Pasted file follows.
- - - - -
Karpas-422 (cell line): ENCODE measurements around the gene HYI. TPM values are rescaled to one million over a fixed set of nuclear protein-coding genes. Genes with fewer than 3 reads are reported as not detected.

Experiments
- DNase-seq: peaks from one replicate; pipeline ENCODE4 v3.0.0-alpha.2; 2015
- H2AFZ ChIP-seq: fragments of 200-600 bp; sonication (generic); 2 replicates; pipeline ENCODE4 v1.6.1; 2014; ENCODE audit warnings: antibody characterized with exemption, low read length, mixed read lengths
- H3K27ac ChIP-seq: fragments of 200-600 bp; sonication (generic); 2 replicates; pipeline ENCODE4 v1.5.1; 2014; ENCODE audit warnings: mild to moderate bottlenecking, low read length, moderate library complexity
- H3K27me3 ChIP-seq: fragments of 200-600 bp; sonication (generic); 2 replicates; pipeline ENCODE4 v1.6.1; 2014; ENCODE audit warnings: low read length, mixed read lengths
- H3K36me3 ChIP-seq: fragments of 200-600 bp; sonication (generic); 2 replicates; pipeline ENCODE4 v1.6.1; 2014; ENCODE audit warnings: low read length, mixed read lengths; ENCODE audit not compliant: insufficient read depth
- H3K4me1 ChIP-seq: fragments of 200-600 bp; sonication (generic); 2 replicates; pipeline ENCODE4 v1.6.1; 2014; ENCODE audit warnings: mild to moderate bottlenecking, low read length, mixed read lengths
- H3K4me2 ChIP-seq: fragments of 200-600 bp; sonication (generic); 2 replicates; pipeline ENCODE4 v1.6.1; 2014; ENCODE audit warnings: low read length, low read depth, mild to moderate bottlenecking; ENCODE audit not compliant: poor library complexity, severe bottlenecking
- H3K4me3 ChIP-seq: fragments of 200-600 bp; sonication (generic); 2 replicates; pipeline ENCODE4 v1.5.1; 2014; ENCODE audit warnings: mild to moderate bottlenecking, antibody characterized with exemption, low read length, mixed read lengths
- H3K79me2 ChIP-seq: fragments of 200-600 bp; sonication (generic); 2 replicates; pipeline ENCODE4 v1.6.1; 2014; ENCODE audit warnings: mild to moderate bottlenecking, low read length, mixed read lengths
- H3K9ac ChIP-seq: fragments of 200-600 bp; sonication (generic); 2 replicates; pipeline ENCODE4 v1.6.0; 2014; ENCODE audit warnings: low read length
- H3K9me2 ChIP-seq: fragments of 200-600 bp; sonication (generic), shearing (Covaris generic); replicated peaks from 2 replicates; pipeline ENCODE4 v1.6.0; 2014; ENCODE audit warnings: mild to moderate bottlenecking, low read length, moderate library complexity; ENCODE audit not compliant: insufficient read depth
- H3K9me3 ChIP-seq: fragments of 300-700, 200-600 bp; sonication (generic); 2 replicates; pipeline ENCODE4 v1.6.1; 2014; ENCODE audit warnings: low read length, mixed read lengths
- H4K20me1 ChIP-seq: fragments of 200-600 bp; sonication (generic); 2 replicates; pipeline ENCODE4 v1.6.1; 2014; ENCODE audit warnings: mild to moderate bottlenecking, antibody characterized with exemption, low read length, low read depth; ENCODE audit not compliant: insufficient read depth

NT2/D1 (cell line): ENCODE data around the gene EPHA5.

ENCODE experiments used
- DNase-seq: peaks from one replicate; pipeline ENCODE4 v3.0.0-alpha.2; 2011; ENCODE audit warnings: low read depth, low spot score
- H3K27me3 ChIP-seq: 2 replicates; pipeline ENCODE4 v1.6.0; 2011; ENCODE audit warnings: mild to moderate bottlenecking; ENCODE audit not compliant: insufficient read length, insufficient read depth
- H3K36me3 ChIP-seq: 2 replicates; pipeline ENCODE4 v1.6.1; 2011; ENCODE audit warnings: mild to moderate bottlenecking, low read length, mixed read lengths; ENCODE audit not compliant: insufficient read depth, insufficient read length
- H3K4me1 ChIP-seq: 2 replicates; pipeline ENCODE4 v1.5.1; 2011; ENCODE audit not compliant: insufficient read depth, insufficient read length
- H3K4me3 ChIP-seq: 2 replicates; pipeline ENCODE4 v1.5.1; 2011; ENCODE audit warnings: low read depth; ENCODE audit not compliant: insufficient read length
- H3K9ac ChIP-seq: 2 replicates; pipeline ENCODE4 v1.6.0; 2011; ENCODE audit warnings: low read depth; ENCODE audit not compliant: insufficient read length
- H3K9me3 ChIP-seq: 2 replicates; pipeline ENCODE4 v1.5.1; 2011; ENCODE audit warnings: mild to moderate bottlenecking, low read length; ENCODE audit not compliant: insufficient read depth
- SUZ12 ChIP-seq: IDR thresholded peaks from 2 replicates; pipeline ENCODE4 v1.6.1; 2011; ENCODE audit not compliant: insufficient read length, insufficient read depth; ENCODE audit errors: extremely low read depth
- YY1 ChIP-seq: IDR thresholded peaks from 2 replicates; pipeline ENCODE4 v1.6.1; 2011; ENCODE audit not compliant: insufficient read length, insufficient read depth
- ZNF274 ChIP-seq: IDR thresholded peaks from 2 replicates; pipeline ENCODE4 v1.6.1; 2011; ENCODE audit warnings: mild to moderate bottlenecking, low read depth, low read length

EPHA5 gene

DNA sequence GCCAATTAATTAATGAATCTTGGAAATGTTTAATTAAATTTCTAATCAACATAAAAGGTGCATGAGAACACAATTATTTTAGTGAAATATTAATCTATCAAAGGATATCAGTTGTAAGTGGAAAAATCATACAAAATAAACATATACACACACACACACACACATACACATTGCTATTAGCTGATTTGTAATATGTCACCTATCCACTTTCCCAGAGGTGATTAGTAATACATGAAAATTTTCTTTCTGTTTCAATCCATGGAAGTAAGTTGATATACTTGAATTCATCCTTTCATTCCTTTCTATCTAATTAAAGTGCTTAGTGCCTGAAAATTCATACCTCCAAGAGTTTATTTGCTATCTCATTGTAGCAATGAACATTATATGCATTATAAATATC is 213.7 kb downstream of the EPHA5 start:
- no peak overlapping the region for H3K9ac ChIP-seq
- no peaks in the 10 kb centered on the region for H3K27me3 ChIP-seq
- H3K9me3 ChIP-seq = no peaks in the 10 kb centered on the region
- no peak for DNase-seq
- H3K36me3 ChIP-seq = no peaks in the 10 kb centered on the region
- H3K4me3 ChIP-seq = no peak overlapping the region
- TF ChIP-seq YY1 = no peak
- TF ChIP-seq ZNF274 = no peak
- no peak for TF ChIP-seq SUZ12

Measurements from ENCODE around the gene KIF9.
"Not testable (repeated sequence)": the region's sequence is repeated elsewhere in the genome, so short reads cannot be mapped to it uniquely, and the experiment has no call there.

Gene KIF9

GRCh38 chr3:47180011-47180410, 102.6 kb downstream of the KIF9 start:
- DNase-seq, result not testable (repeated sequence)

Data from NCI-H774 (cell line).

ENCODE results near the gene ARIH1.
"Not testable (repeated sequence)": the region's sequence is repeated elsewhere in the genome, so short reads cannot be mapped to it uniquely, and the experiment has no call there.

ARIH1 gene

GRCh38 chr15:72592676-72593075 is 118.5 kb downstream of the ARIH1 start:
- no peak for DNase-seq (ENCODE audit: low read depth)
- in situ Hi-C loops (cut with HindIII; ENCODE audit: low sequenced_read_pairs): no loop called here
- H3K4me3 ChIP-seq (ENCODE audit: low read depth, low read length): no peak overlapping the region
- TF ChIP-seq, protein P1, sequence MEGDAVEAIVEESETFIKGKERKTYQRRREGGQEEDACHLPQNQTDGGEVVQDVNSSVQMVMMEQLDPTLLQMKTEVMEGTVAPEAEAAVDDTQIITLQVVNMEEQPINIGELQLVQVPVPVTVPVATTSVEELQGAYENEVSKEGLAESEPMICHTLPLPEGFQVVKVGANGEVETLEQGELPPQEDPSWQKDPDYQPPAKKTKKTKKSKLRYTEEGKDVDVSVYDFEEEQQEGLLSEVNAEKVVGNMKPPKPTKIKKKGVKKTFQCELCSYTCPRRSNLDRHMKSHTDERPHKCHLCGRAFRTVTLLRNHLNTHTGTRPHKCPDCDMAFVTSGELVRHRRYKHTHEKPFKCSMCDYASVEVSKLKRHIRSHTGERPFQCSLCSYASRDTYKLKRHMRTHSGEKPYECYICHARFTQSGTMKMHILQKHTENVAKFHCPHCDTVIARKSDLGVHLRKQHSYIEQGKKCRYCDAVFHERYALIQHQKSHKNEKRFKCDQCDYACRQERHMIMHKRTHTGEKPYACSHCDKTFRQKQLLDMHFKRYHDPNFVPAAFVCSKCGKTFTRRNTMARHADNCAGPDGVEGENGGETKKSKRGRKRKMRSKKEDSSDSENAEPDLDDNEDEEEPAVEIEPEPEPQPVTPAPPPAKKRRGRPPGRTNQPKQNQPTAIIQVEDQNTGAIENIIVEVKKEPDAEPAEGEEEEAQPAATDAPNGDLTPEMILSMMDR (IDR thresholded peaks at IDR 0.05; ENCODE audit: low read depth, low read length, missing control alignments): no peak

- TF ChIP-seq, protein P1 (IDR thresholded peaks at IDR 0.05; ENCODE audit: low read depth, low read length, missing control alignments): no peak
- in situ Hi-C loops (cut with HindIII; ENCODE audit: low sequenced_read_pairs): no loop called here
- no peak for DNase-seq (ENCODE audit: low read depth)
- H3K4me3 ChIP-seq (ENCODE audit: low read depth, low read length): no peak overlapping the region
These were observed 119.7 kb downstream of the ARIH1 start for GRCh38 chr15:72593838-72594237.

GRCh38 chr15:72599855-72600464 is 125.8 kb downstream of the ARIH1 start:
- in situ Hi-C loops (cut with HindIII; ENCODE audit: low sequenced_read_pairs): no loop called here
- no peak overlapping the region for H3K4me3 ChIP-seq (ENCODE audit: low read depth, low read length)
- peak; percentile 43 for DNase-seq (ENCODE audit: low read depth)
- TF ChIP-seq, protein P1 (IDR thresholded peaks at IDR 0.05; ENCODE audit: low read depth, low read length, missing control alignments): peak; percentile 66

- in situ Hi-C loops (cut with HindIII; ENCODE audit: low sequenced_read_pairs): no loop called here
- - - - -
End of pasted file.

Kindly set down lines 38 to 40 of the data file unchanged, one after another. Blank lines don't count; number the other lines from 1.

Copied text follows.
- no peak for TF ChIP-seq SUZ12

Measurements from ENCODE around the gene KIF9.
"Not testable (repeated sequence)": the region's sequence is repeated elsewhere in the genome, so short reads cannot be mapped to it uniquely, and the experiment has no call there.